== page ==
There’s a lake near my house where I go when I’m down to talk things over with the Lord. I pace up and down the dock, sometimes just stand and stare, but all the while praying for help.

I’ve been there many times. I’ve wept there more than any other place. One afternoon in a state of despair, my head thought, “I could just jump in the water and never come back up.” Before that thought scared me, it seemed rather attractive.

Pastoral depression is a thing. Actually, depression is a thing, doesn’t matter what your job is. Pastoral depression is like any other depression, it’s just more shocking because pastors are supposed to have everything together and know Jesus so well. “Knowing Jesus” in American Christianity is supposed to look happy.

Best life now, don’t ya know.

Depression, in some ways, is no big deal. We live in a culture that over-values happiness and anyone not sufficiently happy is deemed to have “issues.” Moses, Elijah, and Job all asked God to kill them. Paul said he desired to depart. Jesus asked “How much longer must I be with this faithless generation?”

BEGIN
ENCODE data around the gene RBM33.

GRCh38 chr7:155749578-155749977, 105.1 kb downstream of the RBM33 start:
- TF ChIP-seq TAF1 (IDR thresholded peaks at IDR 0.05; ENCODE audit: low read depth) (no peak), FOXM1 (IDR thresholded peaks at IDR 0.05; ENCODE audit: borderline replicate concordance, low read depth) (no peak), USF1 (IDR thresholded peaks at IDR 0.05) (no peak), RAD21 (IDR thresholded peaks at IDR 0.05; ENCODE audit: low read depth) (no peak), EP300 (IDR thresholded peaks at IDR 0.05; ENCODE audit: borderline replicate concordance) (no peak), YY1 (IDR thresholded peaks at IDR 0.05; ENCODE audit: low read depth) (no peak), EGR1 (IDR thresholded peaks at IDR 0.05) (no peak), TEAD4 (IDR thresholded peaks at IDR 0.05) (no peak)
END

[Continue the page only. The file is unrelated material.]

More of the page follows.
Ministry is tough. It’s ok to acknowledge that. But if a pastor admits his struggles, he merely sets himself up for a lecture. “You gotta have faith, man. All things work together for good.”

Pastors spend all week listening to people complain, yet if the pastor dares complain one time, lectures fly. So now the depression is doubled. The pastor has the initial problem and now the pastor is told repeatedly not to be sad about anything. The pastor has no one to talk to.

The steps to my pastoral depression descend like this:

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Dealing with Church Bullies